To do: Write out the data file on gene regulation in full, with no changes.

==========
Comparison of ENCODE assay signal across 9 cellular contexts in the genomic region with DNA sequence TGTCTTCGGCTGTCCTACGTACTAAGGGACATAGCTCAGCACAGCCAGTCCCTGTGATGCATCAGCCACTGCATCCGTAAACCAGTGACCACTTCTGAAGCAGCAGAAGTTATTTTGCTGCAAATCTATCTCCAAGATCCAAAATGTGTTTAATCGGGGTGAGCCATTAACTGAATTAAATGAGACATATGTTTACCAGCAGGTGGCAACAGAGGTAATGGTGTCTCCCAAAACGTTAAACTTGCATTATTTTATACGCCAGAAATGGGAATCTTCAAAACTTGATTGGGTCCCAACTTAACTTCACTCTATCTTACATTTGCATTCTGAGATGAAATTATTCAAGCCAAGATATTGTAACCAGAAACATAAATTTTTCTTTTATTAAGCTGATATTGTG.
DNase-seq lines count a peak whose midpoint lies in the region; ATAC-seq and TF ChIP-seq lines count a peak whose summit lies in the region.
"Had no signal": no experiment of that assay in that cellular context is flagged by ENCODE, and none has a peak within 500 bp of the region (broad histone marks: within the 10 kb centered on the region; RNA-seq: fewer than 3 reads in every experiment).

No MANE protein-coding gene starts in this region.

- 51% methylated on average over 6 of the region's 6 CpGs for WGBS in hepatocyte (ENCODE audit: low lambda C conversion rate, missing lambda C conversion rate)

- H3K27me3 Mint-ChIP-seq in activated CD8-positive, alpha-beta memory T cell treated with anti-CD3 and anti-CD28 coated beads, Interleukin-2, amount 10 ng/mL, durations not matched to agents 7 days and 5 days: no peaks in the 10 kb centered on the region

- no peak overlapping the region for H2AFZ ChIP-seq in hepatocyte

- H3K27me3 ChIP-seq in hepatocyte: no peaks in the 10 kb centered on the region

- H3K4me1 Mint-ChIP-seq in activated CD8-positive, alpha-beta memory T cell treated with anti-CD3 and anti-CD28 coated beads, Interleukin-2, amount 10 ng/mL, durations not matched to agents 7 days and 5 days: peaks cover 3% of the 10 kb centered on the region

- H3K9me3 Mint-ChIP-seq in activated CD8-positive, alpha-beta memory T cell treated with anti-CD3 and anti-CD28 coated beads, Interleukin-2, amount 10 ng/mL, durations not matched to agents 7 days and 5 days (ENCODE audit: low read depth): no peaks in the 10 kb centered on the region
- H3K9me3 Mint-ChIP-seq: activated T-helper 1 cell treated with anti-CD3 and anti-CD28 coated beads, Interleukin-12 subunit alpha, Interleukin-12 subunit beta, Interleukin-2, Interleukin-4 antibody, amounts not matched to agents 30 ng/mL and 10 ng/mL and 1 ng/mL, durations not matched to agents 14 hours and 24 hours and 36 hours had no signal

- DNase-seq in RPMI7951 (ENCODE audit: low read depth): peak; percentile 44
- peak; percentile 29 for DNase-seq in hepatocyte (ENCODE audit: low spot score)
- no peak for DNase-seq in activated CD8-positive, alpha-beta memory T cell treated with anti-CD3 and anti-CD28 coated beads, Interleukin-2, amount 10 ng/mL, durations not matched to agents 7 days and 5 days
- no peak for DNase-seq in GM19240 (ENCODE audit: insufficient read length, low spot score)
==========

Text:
Comparison of ENCODE assay signal across 9 cellular contexts in the genomic region with DNA sequence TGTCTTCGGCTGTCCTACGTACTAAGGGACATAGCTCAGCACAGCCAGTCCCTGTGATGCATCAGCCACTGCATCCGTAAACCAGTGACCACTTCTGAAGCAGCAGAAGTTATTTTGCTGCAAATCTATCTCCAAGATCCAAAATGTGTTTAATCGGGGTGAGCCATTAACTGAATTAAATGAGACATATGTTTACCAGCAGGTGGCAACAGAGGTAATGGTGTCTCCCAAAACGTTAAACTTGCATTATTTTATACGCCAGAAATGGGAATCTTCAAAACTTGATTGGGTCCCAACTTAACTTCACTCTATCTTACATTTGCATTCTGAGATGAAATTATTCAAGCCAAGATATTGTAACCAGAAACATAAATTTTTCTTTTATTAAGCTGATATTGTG.
DNase-seq lines count a peak whose midpoint lies in the region; ATAC-seq and TF ChIP-seq lines count a peak whose summit lies in the region.
"Had no signal": no experiment of that assay in that cellular context is flagged by ENCODE, and none has a peak within 500 bp of the region (broad histone marks: within the 10 kb centered on the region; RNA-seq: fewer than 3 reads in every experiment).

No MANE protein-coding gene starts in this region.

- 51% methylated on average over 6 of the region's 6 CpGs for WGBS in hepatocyte (ENCODE audit: low lambda C conversion rate, missing lambda C conversion rate)

- H3K27me3 Mint-ChIP-seq in activated CD8-positive, alpha-beta memory T cell treated with anti-CD3 and anti-CD28 coated beads, Interleukin-2, amount 10 ng/mL, durations not matched to agents 7 days and 5 days: no peaks in the 10 kb centered on the region

- no peak overlapping the region for H2AFZ ChIP-seq in hepatocyte

- H3K27me3 ChIP-seq in hepatocyte: no peaks in the 10 kb centered on the region

- H3K4me1 Mint-ChIP-seq in activated CD8-positive, alpha-beta memory T cell treated with anti-CD3 and anti-CD28 coated beads, Interleukin-2, amount 10 ng/mL, durations not matched to agents 7 days and 5 days: peaks cover 3% of the 10 kb centered on the region

- H3K9me3 Mint-ChIP-seq in activated CD8-positive, alpha-beta memory T cell treated with anti-CD3 and anti-CD28 coated beads, Interleukin-2, amount 10 ng/mL, durations not matched to agents 7 days and 5 days (ENCODE audit: low read depth): no peaks in the 10 kb centered on the region
- H3K9me3 Mint-ChIP-seq: activated T-helper 1 cell treated with anti-CD3 and anti-CD28 coated beads, Interleukin-12 subunit alpha, Interleukin-12 subunit beta, Interleukin-2, Interleukin-4 antibody, amounts not matched to agents 30 ng/mL and 10 ng/mL and 1 ng/mL, durations not matched to agents 14 hours and 24 hours and 36 hours had no signal

- DNase-seq in RPMI7951 (ENCODE audit: low read depth): peak; percentile 44
- peak; percentile 29 for DNase-seq in hepatocyte (ENCODE audit: low spot score)
- no peak for DNase-seq in activated CD8-positive, alpha-beta memory T cell treated with anti-CD3 and anti-CD28 coated beads, Interleukin-2, amount 10 ng/mL, durations not matched to agents 7 days and 5 days
- no peak for DNase-seq in GM19240 (ENCODE audit: insufficient read length, low spot score)